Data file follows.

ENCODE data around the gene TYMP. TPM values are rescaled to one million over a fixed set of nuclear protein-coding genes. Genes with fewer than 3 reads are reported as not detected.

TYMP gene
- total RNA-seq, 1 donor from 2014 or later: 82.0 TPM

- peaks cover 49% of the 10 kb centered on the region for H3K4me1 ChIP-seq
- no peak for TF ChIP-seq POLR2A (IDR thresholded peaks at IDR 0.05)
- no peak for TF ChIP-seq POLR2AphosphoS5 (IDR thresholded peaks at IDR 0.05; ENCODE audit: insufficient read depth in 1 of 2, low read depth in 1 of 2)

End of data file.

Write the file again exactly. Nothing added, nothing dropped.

ENCODE data around the gene TYMP. TPM values are rescaled to one million over a fixed set of nuclear protein-coding genes. Genes with fewer than 3 reads are reported as not detected.

TYMP gene
- total RNA-seq, 1 donor from 2014 or later: 82.0 TPM

- peaks cover 49% of the 10 kb centered on the region for H3K4me1 ChIP-seq
- no peak for TF ChIP-seq POLR2A (IDR thresholded peaks at IDR 0.05)
- no peak for TF ChIP-seq POLR2AphosphoS5 (IDR thresholded peaks at IDR 0.05; ENCODE audit: insufficient read depth in 1 of 2, low read depth in 1 of 2)